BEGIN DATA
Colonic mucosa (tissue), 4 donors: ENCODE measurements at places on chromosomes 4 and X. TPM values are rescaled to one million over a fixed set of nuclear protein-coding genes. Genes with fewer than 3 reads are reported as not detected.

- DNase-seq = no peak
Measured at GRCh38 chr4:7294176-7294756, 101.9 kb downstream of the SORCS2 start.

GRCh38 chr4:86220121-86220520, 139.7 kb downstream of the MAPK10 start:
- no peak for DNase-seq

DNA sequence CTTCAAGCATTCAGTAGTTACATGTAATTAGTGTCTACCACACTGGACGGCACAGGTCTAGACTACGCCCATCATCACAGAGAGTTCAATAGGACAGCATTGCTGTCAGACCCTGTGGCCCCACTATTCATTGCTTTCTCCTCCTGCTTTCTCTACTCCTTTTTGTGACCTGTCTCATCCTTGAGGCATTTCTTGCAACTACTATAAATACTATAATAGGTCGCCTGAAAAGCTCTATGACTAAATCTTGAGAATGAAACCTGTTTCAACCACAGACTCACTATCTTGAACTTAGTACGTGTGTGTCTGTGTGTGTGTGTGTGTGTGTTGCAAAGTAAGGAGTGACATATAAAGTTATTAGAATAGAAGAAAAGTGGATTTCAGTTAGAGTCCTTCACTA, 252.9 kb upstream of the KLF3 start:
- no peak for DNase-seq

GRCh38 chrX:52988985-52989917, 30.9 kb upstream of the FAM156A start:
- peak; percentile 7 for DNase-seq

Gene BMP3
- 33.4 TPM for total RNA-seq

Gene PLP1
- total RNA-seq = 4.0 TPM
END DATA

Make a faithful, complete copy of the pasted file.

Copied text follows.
Colonic mucosa (tissue), 4 donors: ENCODE measurements at places on chromosomes 4 and X. TPM values are rescaled to one million over a fixed set of nuclear protein-coding genes. Genes with fewer than 3 reads are reported as not detected.

- DNase-seq = no peak
Measured at GRCh38 chr4:7294176-7294756, 101.9 kb downstream of the SORCS2 start.

GRCh38 chr4:86220121-86220520, 139.7 kb downstream of the MAPK10 start:
- no peak for DNase-seq

DNA sequence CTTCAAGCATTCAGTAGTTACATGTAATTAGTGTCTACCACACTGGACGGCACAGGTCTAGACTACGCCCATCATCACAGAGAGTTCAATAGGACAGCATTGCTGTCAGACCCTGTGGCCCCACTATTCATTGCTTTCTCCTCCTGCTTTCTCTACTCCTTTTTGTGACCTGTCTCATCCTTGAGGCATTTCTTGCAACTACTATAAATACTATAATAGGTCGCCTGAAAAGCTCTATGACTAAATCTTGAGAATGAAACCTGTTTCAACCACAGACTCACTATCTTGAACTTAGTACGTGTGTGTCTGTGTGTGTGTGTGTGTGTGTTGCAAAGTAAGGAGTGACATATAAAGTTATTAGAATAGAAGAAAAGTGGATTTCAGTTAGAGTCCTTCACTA, 252.9 kb upstream of the KLF3 start:
- no peak for DNase-seq

GRCh38 chrX:52988985-52989917, 30.9 kb upstream of the FAM156A start:
- peak; percentile 7 for DNase-seq

Gene BMP3
- 33.4 TPM for total RNA-seq

Gene PLP1
- total RNA-seq = 4.0 TPM